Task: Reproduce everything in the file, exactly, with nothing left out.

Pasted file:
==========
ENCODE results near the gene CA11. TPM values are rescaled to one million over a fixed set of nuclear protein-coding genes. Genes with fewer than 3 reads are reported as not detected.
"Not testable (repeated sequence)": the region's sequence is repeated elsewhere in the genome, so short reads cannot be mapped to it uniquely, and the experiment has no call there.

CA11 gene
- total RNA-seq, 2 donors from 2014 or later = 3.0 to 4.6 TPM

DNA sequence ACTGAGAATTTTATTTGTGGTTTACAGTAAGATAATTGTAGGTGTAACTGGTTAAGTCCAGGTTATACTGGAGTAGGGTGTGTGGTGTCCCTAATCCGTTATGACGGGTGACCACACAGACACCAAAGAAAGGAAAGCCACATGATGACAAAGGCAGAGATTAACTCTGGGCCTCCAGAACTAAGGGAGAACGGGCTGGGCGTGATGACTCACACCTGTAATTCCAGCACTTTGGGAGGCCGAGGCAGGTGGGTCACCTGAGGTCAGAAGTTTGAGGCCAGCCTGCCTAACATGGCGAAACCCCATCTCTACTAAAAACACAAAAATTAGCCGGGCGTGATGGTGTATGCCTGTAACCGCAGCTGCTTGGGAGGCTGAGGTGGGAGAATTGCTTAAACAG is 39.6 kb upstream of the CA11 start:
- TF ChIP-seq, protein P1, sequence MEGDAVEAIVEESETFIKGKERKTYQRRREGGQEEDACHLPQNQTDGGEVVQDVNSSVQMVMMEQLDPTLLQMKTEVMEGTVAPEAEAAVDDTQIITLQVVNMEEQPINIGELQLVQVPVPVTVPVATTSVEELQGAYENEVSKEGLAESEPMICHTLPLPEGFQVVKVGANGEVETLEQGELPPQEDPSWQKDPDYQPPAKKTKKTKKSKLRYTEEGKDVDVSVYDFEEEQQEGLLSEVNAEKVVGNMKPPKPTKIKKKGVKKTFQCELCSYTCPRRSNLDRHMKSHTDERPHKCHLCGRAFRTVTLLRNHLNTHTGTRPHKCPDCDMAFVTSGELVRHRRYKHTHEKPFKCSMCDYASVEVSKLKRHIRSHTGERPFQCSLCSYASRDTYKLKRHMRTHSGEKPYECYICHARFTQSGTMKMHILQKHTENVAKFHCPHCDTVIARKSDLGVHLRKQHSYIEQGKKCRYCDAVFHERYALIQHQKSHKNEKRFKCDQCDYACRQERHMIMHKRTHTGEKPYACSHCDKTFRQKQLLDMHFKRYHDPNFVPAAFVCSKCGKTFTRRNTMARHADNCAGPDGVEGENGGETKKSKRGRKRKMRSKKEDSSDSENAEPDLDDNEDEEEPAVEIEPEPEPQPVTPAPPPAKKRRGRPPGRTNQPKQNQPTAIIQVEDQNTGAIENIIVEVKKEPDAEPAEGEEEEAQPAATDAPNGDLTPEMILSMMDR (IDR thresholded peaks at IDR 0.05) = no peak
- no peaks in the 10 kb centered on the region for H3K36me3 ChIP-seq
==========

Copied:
ENCODE results near the gene CA11. TPM values are rescaled to one million over a fixed set of nuclear protein-coding genes. Genes with fewer than 3 reads are reported as not detected.
"Not testable (repeated sequence)": the region's sequence is repeated elsewhere in the genome, so short reads cannot be mapped to it uniquely, and the experiment has no call there.

CA11 gene
- total RNA-seq, 2 donors from 2014 or later = 3.0 to 4.6 TPM

DNA sequence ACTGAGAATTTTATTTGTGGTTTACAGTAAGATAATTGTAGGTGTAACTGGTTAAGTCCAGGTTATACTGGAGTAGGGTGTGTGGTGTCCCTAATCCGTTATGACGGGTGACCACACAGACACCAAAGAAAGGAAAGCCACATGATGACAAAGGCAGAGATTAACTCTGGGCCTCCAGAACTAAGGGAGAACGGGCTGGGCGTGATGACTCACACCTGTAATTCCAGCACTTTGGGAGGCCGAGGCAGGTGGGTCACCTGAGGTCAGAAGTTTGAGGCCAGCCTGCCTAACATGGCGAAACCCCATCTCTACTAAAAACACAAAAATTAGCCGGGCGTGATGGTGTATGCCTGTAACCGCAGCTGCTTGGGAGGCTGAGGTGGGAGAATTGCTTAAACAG is 39.6 kb upstream of the CA11 start:
- TF ChIP-seq, protein P1, sequence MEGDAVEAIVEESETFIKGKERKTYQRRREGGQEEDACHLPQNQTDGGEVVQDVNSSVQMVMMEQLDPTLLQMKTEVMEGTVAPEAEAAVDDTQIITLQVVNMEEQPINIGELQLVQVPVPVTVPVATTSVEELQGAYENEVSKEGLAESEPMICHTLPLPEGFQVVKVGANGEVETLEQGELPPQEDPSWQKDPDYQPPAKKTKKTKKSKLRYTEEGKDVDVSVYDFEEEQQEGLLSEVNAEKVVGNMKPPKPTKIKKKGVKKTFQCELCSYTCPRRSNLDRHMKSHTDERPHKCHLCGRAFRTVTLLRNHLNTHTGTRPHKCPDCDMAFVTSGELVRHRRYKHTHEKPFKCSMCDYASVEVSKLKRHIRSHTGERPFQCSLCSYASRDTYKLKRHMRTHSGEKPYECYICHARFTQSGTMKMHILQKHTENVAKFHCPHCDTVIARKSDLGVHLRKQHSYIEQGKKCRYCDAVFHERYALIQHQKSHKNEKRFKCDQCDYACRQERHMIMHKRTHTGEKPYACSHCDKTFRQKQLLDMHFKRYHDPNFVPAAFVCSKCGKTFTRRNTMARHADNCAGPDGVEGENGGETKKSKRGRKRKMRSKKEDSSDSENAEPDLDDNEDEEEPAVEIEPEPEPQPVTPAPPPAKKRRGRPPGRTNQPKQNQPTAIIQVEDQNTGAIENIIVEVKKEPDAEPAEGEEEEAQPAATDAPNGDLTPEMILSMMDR (IDR thresholded peaks at IDR 0.05) = no peak
- no peaks in the 10 kb centered on the region for H3K36me3 ChIP-seq